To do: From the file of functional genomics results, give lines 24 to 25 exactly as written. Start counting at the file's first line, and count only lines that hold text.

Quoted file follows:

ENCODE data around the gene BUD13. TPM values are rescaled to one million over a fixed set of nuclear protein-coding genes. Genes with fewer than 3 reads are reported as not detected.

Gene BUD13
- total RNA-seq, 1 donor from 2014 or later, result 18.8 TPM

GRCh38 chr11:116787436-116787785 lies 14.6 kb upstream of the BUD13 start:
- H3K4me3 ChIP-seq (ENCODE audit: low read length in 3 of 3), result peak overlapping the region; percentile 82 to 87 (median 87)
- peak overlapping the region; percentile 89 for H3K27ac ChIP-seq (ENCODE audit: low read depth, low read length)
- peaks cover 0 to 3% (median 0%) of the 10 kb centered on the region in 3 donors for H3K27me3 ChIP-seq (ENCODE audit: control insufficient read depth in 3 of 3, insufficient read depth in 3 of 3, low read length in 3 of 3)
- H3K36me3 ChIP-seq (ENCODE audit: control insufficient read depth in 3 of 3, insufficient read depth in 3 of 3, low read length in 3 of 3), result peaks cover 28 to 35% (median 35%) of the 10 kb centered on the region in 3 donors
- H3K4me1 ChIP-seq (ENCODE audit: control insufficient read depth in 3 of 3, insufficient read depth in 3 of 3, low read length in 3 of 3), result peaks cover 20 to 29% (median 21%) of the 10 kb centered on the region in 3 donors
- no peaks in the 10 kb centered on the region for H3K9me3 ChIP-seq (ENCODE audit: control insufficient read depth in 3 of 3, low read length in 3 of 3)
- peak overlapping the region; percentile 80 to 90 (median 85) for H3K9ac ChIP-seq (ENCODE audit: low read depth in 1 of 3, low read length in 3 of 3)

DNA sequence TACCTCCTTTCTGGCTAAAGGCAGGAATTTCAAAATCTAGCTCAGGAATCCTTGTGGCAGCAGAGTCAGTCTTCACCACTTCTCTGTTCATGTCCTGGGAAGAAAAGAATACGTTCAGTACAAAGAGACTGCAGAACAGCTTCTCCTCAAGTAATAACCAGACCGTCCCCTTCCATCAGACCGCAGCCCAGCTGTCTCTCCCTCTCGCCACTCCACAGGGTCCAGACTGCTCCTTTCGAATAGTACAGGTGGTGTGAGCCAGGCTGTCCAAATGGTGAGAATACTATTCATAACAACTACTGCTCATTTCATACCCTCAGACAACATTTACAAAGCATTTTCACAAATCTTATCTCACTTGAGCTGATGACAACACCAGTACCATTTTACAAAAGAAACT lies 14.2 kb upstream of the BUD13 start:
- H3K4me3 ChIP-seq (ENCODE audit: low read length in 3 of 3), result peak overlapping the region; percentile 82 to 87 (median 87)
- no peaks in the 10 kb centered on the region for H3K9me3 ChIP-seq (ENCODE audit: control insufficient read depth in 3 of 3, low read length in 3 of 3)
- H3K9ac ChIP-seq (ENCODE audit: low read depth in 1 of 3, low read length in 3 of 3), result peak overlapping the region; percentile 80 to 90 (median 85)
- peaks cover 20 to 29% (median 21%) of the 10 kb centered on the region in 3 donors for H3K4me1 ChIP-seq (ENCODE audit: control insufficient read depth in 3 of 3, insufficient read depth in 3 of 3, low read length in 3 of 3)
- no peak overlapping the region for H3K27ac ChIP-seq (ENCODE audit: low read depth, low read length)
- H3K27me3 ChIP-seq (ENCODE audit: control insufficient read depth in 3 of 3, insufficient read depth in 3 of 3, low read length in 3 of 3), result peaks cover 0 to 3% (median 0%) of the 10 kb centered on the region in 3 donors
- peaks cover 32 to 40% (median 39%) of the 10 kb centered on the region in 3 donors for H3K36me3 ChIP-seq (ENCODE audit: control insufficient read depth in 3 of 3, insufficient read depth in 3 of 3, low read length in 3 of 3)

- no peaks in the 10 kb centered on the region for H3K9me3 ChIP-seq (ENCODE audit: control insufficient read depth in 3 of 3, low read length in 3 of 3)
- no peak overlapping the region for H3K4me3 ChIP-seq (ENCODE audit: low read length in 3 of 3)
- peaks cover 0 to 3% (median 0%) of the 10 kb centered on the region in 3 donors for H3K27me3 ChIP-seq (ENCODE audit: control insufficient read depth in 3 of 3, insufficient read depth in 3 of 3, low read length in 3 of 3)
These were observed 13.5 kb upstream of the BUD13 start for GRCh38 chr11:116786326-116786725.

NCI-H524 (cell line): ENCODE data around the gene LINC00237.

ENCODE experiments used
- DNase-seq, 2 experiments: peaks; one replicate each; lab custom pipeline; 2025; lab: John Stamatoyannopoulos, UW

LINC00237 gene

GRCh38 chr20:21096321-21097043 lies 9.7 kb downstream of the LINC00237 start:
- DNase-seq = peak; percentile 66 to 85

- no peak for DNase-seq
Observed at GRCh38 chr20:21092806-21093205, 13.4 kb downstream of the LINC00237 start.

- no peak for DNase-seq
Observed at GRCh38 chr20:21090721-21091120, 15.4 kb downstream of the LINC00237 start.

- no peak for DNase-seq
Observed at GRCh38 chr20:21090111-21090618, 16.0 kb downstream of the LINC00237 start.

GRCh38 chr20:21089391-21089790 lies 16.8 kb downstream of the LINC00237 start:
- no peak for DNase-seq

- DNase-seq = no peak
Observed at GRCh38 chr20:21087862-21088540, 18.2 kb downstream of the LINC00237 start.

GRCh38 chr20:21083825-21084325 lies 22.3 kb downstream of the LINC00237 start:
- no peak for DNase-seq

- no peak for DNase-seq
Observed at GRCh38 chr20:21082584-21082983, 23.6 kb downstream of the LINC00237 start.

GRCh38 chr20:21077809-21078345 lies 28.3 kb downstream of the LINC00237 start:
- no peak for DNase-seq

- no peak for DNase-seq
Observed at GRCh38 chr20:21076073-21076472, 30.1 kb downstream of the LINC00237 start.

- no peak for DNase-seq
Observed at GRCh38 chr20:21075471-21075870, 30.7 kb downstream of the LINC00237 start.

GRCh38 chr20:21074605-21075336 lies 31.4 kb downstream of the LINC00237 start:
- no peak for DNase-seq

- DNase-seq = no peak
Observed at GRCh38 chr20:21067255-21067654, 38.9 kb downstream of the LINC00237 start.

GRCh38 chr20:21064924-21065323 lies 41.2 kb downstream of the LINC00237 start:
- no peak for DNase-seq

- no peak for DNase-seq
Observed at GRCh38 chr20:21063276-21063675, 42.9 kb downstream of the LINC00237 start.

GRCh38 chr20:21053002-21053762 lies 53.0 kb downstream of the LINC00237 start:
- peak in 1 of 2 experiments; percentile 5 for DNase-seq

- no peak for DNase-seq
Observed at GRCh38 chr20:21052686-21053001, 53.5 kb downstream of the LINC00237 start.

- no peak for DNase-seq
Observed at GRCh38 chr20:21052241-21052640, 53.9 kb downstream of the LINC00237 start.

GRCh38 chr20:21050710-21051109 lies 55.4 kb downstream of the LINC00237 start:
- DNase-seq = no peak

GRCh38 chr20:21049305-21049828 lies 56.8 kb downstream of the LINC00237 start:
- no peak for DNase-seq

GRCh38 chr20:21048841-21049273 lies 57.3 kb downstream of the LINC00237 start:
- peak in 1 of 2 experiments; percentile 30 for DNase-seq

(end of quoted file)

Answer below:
NCI-H524 (cell line): ENCODE data around the gene LINC00237.

ENCODE experiments used